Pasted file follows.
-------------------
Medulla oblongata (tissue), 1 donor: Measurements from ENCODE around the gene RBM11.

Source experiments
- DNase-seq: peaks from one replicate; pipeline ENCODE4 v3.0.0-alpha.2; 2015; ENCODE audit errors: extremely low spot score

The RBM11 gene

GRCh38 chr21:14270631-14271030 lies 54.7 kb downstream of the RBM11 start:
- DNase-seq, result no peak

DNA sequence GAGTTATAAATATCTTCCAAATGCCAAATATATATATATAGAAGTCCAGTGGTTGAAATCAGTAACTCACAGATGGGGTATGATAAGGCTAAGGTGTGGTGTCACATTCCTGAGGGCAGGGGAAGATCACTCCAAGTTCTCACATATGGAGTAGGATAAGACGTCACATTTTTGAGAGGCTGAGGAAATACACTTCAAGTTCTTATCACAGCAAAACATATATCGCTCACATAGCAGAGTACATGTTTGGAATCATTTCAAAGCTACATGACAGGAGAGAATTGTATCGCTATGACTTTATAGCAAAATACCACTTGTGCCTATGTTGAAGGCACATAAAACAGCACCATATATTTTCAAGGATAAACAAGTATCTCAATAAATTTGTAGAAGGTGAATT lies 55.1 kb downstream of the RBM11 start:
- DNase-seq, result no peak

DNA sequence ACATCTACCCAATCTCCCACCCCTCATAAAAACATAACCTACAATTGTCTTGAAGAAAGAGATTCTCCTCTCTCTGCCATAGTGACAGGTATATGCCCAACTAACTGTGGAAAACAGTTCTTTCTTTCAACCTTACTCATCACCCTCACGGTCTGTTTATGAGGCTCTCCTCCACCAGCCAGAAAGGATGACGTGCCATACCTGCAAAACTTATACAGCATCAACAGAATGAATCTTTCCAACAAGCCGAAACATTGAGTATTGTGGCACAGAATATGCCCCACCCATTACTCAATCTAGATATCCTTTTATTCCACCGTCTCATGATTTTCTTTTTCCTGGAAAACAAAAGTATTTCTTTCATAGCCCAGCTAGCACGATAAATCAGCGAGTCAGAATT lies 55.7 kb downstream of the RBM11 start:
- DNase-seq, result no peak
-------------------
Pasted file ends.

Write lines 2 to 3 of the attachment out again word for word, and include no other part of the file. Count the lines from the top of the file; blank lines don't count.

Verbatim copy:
Source experiments
- DNase-seq: peaks from one replicate; pipeline ENCODE4 v3.0.0-alpha.2; 2015; ENCODE audit errors: extremely low spot score